If you have a question or a comment to make, please leave it in the comments box at the bottom of this page. Or, you can send me an email at email@example.com. I would love to hear from you. Tell me where you live, a little bit about yourself and what you think of my Slow English podcast. I will write back to you, in English of course. If you would like to take a short quiz to see if you have understood this podcast, you will also find it on my website. Goodbye until next time.
Podcast 51 Quiz - Did you understand the podcast?
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Question 1 of 10
True or False? – The Sydney Harbour Bridge is called ‘the coat hanger’ because it looks like one.Correct
Question 2 of 10
True of False? – The bridge has a footpath on one side and a bicycle path on the other side.Correct
Question 3 of 10
True or False? – There are two pylons at each end of the bridge and they have an important structural purpose.Correct
Question 4 of 10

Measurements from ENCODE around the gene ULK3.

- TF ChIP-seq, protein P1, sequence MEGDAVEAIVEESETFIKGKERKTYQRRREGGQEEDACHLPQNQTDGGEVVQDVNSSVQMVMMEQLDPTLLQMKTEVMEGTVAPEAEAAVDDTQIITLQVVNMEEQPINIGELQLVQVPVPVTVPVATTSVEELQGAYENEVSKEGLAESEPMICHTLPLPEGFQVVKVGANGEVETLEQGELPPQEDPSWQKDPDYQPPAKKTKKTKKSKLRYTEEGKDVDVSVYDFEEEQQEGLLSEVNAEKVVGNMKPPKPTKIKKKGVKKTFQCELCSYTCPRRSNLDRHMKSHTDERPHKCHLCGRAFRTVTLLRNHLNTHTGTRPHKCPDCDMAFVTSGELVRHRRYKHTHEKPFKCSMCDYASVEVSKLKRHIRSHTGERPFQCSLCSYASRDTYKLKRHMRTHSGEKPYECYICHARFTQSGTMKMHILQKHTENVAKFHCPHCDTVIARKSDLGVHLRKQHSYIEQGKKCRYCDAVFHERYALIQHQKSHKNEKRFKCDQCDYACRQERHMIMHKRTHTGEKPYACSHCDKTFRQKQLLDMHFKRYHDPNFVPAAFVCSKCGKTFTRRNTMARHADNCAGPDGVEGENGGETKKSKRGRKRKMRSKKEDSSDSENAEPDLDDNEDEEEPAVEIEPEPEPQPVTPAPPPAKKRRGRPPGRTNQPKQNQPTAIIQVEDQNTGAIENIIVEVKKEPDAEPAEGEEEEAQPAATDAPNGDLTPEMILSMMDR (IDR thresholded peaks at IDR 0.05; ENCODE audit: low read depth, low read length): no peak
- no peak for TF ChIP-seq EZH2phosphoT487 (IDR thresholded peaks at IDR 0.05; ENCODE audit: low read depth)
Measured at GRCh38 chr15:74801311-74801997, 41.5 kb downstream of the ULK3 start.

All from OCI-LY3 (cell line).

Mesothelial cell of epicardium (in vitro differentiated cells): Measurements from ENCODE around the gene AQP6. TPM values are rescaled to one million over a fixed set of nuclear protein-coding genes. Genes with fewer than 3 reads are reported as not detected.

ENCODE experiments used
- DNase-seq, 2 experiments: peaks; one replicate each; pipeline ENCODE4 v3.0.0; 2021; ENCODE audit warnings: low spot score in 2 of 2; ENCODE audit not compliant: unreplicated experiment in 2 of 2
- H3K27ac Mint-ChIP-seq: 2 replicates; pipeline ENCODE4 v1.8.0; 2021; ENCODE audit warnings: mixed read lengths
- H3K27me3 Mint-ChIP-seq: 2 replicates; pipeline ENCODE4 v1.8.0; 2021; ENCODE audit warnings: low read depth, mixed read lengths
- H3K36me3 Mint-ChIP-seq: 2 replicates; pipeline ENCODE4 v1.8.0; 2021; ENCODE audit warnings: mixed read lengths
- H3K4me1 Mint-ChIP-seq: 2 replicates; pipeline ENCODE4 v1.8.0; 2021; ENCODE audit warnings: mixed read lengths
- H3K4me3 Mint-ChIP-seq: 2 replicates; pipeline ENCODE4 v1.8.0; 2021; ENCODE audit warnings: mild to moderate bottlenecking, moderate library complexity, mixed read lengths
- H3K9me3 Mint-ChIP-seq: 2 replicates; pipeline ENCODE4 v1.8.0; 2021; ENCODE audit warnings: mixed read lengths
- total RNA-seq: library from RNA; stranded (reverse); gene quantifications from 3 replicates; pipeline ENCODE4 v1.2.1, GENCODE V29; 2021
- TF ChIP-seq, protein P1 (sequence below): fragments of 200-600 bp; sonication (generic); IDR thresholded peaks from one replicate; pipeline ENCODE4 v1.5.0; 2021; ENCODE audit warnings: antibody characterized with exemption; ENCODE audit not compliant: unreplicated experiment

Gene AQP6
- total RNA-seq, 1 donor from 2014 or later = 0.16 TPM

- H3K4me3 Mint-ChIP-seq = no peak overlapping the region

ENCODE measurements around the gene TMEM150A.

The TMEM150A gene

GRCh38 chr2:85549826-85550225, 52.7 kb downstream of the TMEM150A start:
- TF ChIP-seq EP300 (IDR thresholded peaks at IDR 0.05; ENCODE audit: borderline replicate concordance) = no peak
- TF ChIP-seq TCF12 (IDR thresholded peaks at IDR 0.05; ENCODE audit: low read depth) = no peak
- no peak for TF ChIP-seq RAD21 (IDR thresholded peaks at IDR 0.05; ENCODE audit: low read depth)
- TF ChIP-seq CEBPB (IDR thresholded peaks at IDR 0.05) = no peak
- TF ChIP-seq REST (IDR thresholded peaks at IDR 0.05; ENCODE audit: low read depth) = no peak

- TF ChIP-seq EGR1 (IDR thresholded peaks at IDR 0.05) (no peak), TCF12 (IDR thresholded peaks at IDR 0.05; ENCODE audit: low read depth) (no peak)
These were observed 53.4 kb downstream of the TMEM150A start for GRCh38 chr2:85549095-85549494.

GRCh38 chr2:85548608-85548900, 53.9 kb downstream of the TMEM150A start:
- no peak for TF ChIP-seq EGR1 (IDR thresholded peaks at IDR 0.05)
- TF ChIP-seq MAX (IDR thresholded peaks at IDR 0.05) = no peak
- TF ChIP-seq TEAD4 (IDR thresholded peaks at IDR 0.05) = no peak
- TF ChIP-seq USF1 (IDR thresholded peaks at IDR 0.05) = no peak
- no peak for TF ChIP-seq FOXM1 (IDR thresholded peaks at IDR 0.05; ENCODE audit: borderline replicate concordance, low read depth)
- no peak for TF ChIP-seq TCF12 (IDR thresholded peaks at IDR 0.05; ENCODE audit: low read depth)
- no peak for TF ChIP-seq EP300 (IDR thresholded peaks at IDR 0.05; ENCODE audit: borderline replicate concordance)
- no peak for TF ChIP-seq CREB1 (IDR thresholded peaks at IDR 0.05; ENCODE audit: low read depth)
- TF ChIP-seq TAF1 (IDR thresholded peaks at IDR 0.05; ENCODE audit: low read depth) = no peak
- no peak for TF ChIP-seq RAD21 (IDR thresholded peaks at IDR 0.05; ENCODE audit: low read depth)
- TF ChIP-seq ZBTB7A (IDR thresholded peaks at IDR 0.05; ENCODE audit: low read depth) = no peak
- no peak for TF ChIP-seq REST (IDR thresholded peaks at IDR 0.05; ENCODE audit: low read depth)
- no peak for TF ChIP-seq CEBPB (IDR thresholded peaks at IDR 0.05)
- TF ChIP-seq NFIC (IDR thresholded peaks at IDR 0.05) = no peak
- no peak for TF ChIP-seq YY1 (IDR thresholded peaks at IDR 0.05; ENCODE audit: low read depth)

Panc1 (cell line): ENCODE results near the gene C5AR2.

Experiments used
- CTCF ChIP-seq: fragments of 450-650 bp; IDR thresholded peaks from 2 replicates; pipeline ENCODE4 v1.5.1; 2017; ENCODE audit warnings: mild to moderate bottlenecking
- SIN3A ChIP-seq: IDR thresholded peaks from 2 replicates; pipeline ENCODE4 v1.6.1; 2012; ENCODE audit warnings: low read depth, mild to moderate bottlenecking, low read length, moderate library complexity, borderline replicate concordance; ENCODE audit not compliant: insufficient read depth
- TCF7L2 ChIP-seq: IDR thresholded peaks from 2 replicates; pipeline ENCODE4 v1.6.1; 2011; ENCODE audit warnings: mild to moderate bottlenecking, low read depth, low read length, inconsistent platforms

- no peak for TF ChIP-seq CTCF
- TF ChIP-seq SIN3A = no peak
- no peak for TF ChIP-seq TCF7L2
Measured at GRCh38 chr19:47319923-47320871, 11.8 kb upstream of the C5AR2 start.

True of False? – During the construction of the bridge, the arches were held in place by steel cables which went deep into the ground.Correct
Question 5 of 10
True of False? – Mr Bradfield’s team tested the bridge by parking 96 steam locomotives on the rail lines on the bridge.Correct
Question 6 of 10
True of False? – You can drive your car across the bridge for free.Correct
Question 7 of 10
True of False? – Painting the bridge is not a very large job.Correct
Question 8 of 10
True of False? – During bridge painting, cars can sometimes get wet paint on them.Correct
Question 9 of 10
True of False? – Doing a bridge walk would be a great way to see the wonderful views of Sydney Harbour.Correct
Question 10 of 10
True or False? – Rob first saw the bridge when he lived and worked in Sydney in the early 1990s.Correct
amazed = how you feel when you see something which is hard to believe
anchored = when something is fixed to the ground
appointed = when someone is given a job
approaches = those parts of the bridge at the start and the finish